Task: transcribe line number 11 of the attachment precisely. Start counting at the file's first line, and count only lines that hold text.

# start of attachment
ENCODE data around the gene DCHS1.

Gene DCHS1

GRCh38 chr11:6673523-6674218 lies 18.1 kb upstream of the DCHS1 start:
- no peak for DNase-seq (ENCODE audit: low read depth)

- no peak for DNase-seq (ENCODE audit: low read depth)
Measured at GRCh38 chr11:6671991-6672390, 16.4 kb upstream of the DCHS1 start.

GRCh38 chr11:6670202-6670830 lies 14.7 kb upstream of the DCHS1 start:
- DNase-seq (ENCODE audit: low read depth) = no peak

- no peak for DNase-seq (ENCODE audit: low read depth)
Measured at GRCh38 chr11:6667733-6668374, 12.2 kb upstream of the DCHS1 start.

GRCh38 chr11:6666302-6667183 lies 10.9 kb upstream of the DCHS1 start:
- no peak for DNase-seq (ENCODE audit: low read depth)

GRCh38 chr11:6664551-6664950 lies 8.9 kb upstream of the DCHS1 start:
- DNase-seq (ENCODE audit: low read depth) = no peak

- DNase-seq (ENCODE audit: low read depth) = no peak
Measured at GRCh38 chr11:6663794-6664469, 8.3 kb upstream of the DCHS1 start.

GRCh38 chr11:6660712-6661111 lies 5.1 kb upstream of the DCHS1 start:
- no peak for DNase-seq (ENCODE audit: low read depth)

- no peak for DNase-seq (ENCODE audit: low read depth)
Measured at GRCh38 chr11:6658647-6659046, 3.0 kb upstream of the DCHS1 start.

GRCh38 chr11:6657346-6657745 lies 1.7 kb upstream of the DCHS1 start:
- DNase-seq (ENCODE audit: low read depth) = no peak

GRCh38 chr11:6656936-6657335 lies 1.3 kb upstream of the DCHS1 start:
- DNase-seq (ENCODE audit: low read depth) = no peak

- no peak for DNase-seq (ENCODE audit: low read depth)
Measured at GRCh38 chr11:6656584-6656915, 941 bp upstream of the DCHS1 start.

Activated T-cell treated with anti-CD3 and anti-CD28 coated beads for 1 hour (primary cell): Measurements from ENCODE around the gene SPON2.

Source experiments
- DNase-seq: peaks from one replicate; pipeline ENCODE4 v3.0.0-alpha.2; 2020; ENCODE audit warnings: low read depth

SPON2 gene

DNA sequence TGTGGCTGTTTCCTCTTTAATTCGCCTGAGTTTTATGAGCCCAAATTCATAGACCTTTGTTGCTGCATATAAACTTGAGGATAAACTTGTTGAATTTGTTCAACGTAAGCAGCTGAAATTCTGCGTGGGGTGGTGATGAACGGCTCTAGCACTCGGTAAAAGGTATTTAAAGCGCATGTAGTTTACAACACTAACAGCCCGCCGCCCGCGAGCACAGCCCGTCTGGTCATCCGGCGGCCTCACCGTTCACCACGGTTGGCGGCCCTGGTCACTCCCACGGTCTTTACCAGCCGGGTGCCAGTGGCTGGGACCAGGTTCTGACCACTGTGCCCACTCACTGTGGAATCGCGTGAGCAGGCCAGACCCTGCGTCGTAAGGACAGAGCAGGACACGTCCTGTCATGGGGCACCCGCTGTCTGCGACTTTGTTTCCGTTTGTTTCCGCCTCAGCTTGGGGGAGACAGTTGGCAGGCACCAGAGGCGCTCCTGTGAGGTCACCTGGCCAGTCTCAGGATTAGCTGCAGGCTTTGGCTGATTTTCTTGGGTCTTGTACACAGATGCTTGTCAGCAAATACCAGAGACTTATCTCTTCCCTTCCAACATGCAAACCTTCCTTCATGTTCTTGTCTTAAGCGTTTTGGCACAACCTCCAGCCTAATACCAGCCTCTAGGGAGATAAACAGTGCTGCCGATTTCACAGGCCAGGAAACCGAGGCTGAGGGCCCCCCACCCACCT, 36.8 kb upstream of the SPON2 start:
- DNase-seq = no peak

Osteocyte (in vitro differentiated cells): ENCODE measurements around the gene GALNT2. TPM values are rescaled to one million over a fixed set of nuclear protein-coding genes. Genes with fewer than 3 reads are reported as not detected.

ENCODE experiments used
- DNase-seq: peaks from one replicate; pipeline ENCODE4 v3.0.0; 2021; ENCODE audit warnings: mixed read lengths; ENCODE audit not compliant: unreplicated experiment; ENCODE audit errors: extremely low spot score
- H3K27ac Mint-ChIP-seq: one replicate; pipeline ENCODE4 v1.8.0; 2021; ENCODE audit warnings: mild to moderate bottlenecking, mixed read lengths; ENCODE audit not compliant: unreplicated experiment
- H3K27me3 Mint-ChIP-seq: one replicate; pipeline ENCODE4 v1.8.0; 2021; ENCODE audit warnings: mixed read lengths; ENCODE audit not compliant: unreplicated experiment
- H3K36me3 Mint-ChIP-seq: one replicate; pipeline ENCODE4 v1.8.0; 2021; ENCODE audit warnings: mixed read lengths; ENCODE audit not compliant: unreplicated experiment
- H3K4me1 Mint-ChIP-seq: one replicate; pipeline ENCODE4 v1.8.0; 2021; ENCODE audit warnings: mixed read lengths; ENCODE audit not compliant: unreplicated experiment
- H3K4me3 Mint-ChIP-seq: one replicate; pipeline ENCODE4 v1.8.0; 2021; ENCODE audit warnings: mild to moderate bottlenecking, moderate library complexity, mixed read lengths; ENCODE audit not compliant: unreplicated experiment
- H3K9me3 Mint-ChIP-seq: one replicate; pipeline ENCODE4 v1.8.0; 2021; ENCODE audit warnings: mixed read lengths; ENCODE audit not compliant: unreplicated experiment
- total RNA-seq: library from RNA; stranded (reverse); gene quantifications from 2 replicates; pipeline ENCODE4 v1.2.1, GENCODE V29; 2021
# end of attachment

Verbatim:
GRCh38 chr11:6666302-6667183 lies 10.9 kb upstream of the DCHS1 start: